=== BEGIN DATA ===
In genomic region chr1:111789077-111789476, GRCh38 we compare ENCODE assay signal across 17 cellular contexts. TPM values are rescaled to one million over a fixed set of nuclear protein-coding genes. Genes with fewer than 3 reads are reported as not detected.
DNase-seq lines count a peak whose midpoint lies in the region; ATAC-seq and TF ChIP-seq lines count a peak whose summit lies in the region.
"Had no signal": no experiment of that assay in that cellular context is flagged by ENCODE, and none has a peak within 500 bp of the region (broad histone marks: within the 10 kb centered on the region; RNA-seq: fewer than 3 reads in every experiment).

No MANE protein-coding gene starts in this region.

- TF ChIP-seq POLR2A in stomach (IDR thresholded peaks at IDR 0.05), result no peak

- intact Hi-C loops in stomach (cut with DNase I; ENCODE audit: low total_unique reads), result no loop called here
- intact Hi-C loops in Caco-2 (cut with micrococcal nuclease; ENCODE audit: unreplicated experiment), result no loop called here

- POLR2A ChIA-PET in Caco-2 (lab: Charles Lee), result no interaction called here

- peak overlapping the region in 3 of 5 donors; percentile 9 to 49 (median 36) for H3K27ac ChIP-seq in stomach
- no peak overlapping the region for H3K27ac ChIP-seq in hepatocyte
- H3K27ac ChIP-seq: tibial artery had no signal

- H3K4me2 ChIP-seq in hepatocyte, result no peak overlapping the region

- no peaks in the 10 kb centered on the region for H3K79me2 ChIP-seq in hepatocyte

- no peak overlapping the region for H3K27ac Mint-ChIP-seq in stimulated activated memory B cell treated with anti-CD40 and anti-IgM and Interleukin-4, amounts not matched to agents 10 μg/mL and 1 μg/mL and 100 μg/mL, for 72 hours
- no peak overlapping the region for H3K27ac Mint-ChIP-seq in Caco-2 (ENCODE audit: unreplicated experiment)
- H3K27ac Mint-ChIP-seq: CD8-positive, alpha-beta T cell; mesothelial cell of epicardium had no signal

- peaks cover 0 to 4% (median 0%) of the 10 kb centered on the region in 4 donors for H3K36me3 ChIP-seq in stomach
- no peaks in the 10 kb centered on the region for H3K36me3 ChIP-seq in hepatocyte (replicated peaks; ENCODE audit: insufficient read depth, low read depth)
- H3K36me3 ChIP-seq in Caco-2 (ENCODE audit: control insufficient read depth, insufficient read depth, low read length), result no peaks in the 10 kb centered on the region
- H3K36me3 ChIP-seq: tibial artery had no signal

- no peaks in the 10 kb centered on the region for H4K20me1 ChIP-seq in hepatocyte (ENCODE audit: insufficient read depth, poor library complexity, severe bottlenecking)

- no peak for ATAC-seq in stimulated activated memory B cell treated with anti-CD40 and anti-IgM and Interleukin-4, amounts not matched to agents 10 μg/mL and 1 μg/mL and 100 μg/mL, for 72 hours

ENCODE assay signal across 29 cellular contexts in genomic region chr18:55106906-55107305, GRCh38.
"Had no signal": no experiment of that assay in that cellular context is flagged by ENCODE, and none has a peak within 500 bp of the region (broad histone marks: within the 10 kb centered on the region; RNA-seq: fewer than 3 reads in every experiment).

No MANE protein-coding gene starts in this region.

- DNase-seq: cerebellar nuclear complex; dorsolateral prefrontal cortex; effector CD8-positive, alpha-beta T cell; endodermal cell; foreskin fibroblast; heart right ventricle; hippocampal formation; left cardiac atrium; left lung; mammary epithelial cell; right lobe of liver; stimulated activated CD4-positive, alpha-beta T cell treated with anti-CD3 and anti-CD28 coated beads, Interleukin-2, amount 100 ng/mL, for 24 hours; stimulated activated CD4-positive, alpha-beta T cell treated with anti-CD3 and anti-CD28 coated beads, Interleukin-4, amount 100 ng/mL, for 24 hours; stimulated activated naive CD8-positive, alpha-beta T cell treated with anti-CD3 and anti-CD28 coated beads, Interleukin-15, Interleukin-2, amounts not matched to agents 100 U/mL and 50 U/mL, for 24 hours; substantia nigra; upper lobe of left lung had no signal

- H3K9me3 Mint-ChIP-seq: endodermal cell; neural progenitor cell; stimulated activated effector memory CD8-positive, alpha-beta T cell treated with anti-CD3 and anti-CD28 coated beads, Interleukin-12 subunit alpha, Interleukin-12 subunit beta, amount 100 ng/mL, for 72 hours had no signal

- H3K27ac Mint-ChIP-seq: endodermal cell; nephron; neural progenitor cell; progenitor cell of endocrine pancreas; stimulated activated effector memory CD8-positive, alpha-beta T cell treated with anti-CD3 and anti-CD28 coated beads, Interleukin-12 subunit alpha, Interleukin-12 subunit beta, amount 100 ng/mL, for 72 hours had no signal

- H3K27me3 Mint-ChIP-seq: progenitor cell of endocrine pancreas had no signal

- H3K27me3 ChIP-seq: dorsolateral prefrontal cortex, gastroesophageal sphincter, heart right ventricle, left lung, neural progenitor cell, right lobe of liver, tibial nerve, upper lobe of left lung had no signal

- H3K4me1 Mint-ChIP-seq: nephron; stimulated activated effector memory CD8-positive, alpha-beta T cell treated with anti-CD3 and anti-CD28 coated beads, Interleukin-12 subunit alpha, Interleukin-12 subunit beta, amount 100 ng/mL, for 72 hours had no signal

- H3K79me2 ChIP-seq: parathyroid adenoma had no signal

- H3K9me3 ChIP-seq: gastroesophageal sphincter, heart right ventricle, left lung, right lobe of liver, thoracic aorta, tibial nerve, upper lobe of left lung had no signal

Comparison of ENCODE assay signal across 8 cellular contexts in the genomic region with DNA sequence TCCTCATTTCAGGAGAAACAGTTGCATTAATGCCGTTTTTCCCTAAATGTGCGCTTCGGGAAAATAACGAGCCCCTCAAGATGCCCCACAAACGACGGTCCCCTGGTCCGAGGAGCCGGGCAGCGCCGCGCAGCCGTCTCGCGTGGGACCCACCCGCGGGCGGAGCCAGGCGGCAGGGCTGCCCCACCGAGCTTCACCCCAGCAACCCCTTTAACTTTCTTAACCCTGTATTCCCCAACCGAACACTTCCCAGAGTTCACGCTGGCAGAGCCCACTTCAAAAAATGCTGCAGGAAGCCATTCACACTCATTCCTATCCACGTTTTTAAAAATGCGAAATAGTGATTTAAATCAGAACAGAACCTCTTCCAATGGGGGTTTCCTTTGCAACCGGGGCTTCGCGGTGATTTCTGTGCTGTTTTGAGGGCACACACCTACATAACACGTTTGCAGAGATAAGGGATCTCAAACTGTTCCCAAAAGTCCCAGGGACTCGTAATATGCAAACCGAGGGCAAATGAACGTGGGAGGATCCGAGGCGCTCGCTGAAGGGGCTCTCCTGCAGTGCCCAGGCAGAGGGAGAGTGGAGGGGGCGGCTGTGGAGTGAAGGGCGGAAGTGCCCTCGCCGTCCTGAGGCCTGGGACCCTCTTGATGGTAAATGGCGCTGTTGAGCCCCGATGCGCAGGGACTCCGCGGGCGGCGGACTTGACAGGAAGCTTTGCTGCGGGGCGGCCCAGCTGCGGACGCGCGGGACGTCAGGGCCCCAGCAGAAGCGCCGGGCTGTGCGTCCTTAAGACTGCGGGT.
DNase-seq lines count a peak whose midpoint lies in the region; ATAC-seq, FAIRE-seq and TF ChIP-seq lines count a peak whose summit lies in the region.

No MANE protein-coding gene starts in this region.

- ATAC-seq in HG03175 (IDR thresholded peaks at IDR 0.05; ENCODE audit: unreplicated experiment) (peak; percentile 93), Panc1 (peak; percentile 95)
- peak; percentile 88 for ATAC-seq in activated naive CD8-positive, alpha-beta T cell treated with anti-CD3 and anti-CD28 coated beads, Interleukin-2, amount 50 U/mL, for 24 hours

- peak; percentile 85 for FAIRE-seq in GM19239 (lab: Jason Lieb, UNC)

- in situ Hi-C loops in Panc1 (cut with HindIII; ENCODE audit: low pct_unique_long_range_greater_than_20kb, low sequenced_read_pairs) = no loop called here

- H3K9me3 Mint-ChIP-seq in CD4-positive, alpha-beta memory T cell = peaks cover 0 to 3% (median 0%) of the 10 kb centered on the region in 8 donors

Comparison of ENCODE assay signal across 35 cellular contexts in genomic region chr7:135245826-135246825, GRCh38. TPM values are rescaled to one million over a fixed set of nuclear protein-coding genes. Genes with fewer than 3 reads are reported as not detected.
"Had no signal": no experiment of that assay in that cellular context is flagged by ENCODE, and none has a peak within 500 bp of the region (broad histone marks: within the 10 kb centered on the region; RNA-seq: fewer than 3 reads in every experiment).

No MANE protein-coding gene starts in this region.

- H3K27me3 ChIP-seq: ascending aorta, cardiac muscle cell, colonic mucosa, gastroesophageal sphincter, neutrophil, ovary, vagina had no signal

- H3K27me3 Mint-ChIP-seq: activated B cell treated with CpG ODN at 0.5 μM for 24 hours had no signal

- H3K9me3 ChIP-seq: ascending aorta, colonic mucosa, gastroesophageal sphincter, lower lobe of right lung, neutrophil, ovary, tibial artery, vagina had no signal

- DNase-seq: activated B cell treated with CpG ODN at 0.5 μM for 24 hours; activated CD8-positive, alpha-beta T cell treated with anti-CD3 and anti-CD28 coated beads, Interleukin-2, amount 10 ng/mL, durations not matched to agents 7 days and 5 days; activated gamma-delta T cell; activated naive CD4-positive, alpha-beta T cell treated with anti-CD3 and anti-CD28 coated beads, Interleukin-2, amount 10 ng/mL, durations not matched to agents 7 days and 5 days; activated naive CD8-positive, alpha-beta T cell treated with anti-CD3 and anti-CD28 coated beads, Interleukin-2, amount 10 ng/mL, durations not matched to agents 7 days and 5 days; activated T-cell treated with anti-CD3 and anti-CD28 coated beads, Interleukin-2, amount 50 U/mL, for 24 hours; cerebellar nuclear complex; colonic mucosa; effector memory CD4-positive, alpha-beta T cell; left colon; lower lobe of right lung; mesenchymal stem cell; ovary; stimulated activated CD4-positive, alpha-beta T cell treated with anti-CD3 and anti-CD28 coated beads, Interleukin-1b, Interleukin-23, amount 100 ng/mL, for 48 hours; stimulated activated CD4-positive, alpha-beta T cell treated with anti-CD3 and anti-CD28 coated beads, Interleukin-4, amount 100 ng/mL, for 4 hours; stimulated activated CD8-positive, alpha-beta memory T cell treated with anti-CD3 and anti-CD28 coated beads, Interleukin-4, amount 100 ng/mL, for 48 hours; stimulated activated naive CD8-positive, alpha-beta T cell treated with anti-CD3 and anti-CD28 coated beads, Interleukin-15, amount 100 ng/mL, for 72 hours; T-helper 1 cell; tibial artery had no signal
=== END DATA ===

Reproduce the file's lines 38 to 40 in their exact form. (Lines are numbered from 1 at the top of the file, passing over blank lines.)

- peak; percentile 88 for ATAC-seq in activated naive CD8-positive, alpha-beta T cell treated with anti-CD3 and anti-CD28 coated beads, Interleukin-2, amount 50 U/mL, for 24 hours

- peak; percentile 85 for FAIRE-seq in GM19239 (lab: Jason Lieb, UNC)

- in situ Hi-C loops in Panc1 (cut with HindIII; ENCODE audit: low pct_unique_long_range_greater_than_20kb, low sequenced_read_pairs) = no loop called here